Trenta-Sei: Poetic Forms

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I'm still in the mood to explore new forms (after looking at skeltonic verse last week), so let’s take a stab at the trenta-sei!

Trenta-Sei Poems

The trenta-sei form was created by the poet John Ciardi. It's a 36-line poem (the word "trenta-sei" is Italian for 36) that has a rhyme pattern and refrains. In other words, it's a lot of fun.

Here are the basic guidelines:

  • Six sestets (or 6-line stanzas).
  • Each sestet has the following rhyme pattern: ababcc.
  • Each line in the first stanza makes the first line in its corresponding stanza. So line 1 is the first line of the first stanza; line 2 is the first line of the second stanza; etc. (So a little like the cascade poem.)

Ciardi's "A Trenta-Sei of the Pleasure We Take in the Early Death of Keats" was first published after Ciardi's own death. Poet John Stone wrote "A Trenta-Sei for John Ciardi (1916-1986)" as a memorial to the poet. That said, I do not believe topics of life and death necessarily have to be the subject of trenta-sei poems.

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Here’s my attempt at a Trenta-Sei:

a trenta-sei for the future, by Robert Lee Brewer

while children pine for better days
adults rejoice that they're alive
as they traverse the modern maze
of ways to live and to survive
and in their hearts they long to see
their children reach for victory

adults rejoice that they're alive
and seek out ways to keep it so
those who leave someday may arrive
only to find they wish to go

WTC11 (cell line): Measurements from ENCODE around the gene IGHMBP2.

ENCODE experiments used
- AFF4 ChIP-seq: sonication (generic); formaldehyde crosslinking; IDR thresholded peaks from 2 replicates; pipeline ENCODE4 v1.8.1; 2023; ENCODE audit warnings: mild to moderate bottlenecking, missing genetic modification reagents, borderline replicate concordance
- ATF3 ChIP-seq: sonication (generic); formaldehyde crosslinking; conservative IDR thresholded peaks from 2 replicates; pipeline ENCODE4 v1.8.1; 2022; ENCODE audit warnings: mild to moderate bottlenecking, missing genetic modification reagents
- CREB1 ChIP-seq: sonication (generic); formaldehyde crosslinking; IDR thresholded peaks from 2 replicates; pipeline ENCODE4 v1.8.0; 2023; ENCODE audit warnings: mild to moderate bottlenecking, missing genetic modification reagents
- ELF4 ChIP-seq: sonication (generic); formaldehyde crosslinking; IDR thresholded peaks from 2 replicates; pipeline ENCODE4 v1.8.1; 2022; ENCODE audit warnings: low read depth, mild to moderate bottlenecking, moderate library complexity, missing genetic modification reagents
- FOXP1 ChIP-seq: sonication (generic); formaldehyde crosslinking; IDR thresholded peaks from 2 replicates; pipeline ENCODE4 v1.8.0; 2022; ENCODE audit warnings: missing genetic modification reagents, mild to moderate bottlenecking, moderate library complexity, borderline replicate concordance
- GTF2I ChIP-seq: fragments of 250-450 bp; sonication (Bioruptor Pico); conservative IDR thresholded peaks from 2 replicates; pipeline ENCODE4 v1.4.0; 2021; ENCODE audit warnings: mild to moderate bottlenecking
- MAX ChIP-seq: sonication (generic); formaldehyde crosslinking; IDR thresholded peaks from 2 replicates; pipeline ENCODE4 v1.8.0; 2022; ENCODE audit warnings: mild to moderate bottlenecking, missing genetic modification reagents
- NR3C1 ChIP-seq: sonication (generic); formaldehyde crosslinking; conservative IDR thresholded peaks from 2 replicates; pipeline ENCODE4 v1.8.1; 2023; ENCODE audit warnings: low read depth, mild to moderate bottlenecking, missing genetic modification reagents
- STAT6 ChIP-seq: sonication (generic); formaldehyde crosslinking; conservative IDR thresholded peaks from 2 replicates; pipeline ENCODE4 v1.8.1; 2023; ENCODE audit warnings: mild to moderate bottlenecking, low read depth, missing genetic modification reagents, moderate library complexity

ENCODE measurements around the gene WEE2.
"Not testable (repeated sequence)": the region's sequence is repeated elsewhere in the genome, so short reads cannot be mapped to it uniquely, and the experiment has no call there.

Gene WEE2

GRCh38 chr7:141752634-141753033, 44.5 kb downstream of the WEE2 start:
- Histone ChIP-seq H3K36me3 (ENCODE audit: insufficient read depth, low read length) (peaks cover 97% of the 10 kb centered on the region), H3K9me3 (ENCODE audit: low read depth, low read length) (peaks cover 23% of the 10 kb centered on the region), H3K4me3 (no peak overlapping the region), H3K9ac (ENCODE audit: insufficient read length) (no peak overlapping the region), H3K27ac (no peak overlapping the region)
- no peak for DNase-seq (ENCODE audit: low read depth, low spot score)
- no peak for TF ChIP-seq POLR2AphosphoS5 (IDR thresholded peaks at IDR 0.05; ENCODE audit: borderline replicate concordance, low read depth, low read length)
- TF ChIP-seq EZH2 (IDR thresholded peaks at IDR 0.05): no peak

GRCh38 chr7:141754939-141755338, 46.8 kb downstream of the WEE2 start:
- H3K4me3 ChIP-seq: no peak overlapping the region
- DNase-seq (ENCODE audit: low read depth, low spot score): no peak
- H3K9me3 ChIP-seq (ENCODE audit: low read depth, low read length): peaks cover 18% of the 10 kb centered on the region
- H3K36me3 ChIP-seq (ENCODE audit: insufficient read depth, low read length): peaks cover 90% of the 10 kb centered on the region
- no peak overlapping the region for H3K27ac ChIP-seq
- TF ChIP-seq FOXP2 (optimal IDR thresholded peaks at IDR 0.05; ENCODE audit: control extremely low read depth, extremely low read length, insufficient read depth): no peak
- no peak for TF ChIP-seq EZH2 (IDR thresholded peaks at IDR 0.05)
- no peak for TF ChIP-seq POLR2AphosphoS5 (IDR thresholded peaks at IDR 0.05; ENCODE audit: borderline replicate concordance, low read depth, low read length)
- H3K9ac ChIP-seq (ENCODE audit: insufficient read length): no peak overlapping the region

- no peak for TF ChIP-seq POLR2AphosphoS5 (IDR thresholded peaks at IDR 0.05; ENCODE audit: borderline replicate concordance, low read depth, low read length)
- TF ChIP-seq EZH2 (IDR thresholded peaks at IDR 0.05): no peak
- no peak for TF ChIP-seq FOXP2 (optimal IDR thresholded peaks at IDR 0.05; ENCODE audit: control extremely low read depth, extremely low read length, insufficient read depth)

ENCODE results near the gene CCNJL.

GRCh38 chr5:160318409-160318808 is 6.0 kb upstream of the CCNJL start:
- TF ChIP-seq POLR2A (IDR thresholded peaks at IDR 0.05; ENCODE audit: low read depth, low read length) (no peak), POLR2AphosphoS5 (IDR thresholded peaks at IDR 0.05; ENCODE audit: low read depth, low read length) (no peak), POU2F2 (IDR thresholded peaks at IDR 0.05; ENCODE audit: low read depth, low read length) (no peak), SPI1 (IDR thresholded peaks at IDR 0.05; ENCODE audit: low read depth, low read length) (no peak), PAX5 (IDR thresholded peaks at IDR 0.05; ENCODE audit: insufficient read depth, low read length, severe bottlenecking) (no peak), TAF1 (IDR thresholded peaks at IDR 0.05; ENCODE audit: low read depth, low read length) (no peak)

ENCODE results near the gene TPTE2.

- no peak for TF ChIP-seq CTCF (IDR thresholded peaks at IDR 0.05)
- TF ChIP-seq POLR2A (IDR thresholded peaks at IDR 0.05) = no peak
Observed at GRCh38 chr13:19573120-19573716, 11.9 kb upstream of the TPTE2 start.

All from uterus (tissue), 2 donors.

because this life bends left and right
before it fades into the night

as they traverse the modern maze
adults believe they've seen it all
but in an endless set of days
an endless set of kings may fall
for every ruler rules alone
and children grow to seek the throne

of ways to live and to survive
the many rush to lift the few
along a lane on which they drive
before they bid the great adieu
as if they could fend off the end
or bow without a knee to bend

and in their hearts they long to see
the lack of giving anything
for no one wants to pay a fee
to hear another singer sing
deep in the darkness of the night
the prayer of parents will alight

their children reach for victory
without fear of what they might lose
and they will write our history
revising us the ways they choose
perhaps to place upon their shelves
though we can only blame ourselves

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Robert Lee Brewer is Senior Content Editor of the Writer’s Digest Writing Community and author of Solving the World’s Problems (Press 53). He thinks he could write 36 of these trenta-sei poems, because they're that fun. Follow him on Twitter @RobertLeeBrewer.